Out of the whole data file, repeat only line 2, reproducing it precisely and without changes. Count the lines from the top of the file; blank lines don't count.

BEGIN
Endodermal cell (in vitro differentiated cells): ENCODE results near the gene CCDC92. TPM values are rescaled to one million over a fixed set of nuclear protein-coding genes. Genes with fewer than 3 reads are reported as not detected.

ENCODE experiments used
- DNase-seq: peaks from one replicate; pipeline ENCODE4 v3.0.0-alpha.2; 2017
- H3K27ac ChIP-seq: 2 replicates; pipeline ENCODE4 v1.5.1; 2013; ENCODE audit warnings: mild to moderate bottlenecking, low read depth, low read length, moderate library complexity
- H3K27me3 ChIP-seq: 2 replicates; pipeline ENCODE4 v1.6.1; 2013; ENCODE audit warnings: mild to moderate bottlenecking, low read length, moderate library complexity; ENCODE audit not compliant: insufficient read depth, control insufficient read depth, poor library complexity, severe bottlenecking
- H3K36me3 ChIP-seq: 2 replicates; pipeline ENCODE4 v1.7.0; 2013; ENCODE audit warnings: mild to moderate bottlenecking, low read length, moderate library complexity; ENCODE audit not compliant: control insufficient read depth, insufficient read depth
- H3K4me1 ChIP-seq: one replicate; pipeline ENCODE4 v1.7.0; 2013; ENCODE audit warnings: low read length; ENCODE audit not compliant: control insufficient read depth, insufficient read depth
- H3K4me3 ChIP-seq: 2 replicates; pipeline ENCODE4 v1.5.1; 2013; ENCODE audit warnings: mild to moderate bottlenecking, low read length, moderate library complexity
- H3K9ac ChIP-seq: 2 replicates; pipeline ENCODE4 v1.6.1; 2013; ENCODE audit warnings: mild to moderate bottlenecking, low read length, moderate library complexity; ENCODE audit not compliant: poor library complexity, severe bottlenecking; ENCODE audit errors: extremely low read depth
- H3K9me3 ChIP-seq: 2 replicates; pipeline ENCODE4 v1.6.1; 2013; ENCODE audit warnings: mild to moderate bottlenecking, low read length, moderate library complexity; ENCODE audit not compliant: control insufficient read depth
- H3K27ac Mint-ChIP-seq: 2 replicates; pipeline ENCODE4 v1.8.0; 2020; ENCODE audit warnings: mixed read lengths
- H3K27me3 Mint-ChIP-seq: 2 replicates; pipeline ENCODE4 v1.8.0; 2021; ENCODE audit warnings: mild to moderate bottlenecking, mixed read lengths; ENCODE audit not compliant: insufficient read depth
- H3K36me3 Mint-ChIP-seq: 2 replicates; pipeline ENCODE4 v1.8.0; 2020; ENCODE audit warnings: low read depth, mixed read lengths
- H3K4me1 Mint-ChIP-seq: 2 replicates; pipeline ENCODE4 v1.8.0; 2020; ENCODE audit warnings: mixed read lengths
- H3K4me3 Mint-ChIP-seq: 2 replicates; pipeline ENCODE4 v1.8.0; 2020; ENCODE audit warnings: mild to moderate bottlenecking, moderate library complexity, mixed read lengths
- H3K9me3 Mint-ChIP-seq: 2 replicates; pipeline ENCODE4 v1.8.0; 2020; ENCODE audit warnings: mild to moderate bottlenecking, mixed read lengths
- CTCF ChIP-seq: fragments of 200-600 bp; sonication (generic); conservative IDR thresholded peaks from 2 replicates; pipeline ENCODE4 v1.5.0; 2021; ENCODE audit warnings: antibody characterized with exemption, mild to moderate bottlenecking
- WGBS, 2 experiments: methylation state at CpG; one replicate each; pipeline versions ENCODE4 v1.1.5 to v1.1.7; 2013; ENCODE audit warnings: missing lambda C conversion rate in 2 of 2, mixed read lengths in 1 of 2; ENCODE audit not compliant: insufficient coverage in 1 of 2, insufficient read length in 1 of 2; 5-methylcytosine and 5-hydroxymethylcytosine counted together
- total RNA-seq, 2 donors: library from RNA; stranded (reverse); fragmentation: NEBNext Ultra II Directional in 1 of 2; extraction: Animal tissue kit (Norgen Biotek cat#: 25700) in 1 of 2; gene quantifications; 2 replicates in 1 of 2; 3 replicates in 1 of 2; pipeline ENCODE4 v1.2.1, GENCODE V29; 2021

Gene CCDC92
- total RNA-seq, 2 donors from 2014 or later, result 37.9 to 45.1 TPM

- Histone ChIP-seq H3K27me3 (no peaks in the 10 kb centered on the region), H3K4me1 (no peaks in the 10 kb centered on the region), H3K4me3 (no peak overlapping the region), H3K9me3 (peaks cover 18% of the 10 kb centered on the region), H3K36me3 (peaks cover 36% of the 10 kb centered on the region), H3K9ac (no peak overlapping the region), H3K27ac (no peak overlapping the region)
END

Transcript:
ENCODE experiments used